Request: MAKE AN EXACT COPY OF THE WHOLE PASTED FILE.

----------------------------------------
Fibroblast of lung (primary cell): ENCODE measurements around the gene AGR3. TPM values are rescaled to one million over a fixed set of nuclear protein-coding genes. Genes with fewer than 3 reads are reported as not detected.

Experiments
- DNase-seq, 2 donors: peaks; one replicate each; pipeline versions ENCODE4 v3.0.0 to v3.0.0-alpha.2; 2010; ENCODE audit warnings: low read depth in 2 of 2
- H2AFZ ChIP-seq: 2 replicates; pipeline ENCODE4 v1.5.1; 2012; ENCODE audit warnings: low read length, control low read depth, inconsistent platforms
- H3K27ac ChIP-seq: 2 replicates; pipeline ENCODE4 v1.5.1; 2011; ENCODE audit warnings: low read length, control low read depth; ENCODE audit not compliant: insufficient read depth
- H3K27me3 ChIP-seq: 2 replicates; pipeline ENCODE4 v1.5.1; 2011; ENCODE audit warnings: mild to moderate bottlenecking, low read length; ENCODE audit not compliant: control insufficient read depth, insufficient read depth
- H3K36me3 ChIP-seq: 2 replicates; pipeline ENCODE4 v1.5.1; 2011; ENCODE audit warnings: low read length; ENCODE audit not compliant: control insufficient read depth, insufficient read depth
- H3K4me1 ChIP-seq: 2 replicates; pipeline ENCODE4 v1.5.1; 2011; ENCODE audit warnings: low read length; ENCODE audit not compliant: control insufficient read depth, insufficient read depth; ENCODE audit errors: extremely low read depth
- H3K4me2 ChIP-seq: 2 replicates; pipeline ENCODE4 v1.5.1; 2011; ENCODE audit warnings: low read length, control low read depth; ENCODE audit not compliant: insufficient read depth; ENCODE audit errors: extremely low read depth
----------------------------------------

Fibroblast of lung (primary cell): ENCODE measurements around the gene AGR3. TPM values are rescaled to one million over a fixed set of nuclear protein-coding genes. Genes with fewer than 3 reads are reported as not detected.

Experiments
- DNase-seq, 2 donors: peaks; one replicate each; pipeline versions ENCODE4 v3.0.0 to v3.0.0-alpha.2; 2010; ENCODE audit warnings: low read depth in 2 of 2
- H2AFZ ChIP-seq: 2 replicates; pipeline ENCODE4 v1.5.1; 2012; ENCODE audit warnings: low read length, control low read depth, inconsistent platforms
- H3K27ac ChIP-seq: 2 replicates; pipeline ENCODE4 v1.5.1; 2011; ENCODE audit warnings: low read length, control low read depth; ENCODE audit not compliant: insufficient read depth
- H3K27me3 ChIP-seq: 2 replicates; pipeline ENCODE4 v1.5.1; 2011; ENCODE audit warnings: mild to moderate bottlenecking, low read length; ENCODE audit not compliant: control insufficient read depth, insufficient read depth
- H3K36me3 ChIP-seq: 2 replicates; pipeline ENCODE4 v1.5.1; 2011; ENCODE audit warnings: low read length; ENCODE audit not compliant: control insufficient read depth, insufficient read depth
- H3K4me1 ChIP-seq: 2 replicates; pipeline ENCODE4 v1.5.1; 2011; ENCODE audit warnings: low read length; ENCODE audit not compliant: control insufficient read depth, insufficient read depth; ENCODE audit errors: extremely low read depth
- H3K4me2 ChIP-seq: 2 replicates; pipeline ENCODE4 v1.5.1; 2011; ENCODE audit warnings: low read length, control low read depth; ENCODE audit not compliant: insufficient read depth; ENCODE audit errors: extremely low read depth